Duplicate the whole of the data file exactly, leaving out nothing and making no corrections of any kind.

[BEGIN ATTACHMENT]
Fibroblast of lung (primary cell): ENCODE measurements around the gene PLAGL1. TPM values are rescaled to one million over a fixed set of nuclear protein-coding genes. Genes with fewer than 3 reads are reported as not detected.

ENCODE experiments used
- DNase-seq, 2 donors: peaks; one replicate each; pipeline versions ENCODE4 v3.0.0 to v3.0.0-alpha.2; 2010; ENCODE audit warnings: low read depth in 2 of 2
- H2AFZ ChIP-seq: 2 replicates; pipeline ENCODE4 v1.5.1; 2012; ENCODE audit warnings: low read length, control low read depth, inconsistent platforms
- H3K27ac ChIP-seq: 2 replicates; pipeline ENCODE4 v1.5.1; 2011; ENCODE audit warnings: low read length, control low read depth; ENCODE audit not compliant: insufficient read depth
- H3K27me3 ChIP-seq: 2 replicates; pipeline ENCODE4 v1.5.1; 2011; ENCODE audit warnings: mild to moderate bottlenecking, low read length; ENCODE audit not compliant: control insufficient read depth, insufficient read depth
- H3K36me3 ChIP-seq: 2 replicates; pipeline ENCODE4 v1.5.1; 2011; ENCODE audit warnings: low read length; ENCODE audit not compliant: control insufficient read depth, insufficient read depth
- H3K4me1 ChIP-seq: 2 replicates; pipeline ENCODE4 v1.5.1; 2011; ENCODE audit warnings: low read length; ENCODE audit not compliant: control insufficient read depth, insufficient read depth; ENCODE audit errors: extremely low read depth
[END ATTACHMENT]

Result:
Fibroblast of lung (primary cell): ENCODE measurements around the gene PLAGL1. TPM values are rescaled to one million over a fixed set of nuclear protein-coding genes. Genes with fewer than 3 reads are reported as not detected.

ENCODE experiments used
- DNase-seq, 2 donors: peaks; one replicate each; pipeline versions ENCODE4 v3.0.0 to v3.0.0-alpha.2; 2010; ENCODE audit warnings: low read depth in 2 of 2
- H2AFZ ChIP-seq: 2 replicates; pipeline ENCODE4 v1.5.1; 2012; ENCODE audit warnings: low read length, control low read depth, inconsistent platforms
- H3K27ac ChIP-seq: 2 replicates; pipeline ENCODE4 v1.5.1; 2011; ENCODE audit warnings: low read length, control low read depth; ENCODE audit not compliant: insufficient read depth
- H3K27me3 ChIP-seq: 2 replicates; pipeline ENCODE4 v1.5.1; 2011; ENCODE audit warnings: mild to moderate bottlenecking, low read length; ENCODE audit not compliant: control insufficient read depth, insufficient read depth
- H3K36me3 ChIP-seq: 2 replicates; pipeline ENCODE4 v1.5.1; 2011; ENCODE audit warnings: low read length; ENCODE audit not compliant: control insufficient read depth, insufficient read depth
- H3K4me1 ChIP-seq: 2 replicates; pipeline ENCODE4 v1.5.1; 2011; ENCODE audit warnings: low read length; ENCODE audit not compliant: control insufficient read depth, insufficient read depth; ENCODE audit errors: extremely low read depth